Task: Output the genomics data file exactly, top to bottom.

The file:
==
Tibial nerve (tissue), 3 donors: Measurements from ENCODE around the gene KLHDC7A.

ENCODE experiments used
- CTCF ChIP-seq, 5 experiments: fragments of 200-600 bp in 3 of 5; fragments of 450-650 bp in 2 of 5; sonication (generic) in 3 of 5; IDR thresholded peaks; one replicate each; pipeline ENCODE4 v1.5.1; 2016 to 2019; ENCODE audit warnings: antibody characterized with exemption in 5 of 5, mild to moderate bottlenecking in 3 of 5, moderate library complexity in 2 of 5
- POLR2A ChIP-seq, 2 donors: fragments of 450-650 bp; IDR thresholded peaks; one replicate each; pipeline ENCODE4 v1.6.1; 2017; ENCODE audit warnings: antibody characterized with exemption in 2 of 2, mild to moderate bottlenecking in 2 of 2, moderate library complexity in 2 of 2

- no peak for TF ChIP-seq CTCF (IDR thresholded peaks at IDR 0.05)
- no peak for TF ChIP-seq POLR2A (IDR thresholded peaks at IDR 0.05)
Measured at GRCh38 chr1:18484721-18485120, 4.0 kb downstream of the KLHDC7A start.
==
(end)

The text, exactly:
Tibial nerve (tissue), 3 donors: Measurements from ENCODE around the gene KLHDC7A.

ENCODE experiments used
- CTCF ChIP-seq, 5 experiments: fragments of 200-600 bp in 3 of 5; fragments of 450-650 bp in 2 of 5; sonication (generic) in 3 of 5; IDR thresholded peaks; one replicate each; pipeline ENCODE4 v1.5.1; 2016 to 2019; ENCODE audit warnings: antibody characterized with exemption in 5 of 5, mild to moderate bottlenecking in 3 of 5, moderate library complexity in 2 of 5
- POLR2A ChIP-seq, 2 donors: fragments of 450-650 bp; IDR thresholded peaks; one replicate each; pipeline ENCODE4 v1.6.1; 2017; ENCODE audit warnings: antibody characterized with exemption in 2 of 2, mild to moderate bottlenecking in 2 of 2, moderate library complexity in 2 of 2

- no peak for TF ChIP-seq CTCF (IDR thresholded peaks at IDR 0.05)
- no peak for TF ChIP-seq POLR2A (IDR thresholded peaks at IDR 0.05)
Measured at GRCh38 chr1:18484721-18485120, 4.0 kb downstream of the KLHDC7A start.